The markings are used by burglars to communicate with each other and let each other know which properties are easiest to break in to, and which should be avoided.
The signs were highlighted by Lanarkshire Police Division in 2015.
Meanings include ‘alarmed house’, ‘previously burgled’, ‘good target’, and ‘vulnerable occupant’.
Others are ‘nothing worth stealing’, ‘too risky’, ‘wealthy’, and ‘occupants afraid’.
Officers in West Yorkshire had previously published a list showing almost identical signs and symbols – which was later branded the ‘Da Pinci List’.
Experts from Yale, the home security specialists, have spoken to Express.co.uk to advise homeowners what to look out for, and what to do if they are concerned.
Revealing where to look to see if the signs are on your home, Yale said: “These markings are usually found on the property itself, but have also been detected on pavements, curbs and roads close by.
“White stones and advertising stickers attached to bins with fake locksmith contact details have also been used as a way of marking vulnerable properties.”
The markings are an issue Yale have been aware of for years. They said: “Pre-burglar marking is an issue we have been aware of for a long time. It involves criminals marking homes that are vulnerable or empty as a sign to other criminals, as well as acting as a reminder about which properties they should target.
“The markings are thought to provide potential housebreakers details about the building, such as whether it is a good target or has an alarm, or whether it has been previously been targeted successfully.
“Marks can also be used to flag up homes which are empty during the day or unoccupied for long periods of time.”
Research from Churchill Home Insurance found people who have been burgled have a one in four chance of falling victim again in the same property.
With that in mind, what should homeowners do to protect themselves?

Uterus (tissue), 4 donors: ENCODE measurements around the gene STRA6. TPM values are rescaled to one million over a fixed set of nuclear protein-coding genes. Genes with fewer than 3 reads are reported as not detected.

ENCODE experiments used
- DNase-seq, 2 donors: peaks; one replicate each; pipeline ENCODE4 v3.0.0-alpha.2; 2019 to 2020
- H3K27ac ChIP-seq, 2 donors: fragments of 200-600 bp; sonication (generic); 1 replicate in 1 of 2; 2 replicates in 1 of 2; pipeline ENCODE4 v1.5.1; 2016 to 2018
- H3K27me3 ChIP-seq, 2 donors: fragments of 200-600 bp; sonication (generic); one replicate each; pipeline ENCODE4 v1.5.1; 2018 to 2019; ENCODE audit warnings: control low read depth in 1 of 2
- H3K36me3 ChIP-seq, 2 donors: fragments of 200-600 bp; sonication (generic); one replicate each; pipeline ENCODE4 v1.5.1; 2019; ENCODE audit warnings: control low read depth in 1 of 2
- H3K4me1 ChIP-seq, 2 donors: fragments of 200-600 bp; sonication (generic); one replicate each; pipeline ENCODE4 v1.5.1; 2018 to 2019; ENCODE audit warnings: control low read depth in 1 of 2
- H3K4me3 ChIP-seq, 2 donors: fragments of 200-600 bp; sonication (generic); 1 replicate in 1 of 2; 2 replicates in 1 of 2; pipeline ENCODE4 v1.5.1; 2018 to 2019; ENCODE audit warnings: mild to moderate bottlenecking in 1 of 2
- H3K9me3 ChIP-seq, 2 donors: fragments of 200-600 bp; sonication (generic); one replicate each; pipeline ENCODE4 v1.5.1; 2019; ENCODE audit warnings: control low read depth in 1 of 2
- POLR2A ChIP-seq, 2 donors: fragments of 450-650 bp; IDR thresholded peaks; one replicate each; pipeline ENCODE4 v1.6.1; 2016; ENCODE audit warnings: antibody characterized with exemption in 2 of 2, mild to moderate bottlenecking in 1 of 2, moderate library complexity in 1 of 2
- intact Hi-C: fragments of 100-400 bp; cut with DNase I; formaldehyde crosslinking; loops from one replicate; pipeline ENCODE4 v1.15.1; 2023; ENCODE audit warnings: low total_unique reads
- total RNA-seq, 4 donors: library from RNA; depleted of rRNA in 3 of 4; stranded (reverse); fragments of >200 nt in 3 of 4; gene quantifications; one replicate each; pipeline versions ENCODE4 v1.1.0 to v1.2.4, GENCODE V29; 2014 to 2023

Yale advised: “There are plenty of tips homeowners can follow to help protect their homes from burglary.
“Even something as simple as being on good terms with your neighbours will help, as they can keep an eye on your property when you’re away and alert you of any suspicious activity.
“Updating your home security system is also vital in protecting your home from thieves as they work as both a great visual deterrent and in securing your property from potential attacks.
“Smart home alarms and CCTV systems are a must have, with statistics emphasising that homes with CCTV are 90 per cent less likely to get burgled.
“It’s also crucial not to forget the importance of utilising your traditional security measures, including cylinders and nightlatches. Making sure your lock is Kitemarked to a suitable standard protects your home against all known attack methods, shows opportunistic thieves that your security is of the highest quality, and is also an effective visual deterrent for burglars to move on elsewhere.”
Yale’s advice is backed up by the research carried out by Churchill Home Insurance, which found one in ten of those who had been burgled did not upgrade their existing security systems, making them more vulnerable to repeated attacks.
Dr Claire Nee, a psychologist at the University of Portsmouth who has worked extensively with convicted criminals, also agreed with Yale and Churchill.
She said: “While only a small proportion of burglars use these codes or work in ‘packs’ tipping each other off, householders should be vigilant and report anything to the police. Perhaps more importantly, homeowners should assess and address the natural vulnerabilities of their properties such as rear and side access and cues showing no-one’s home in order to reduce the chances of burglary.”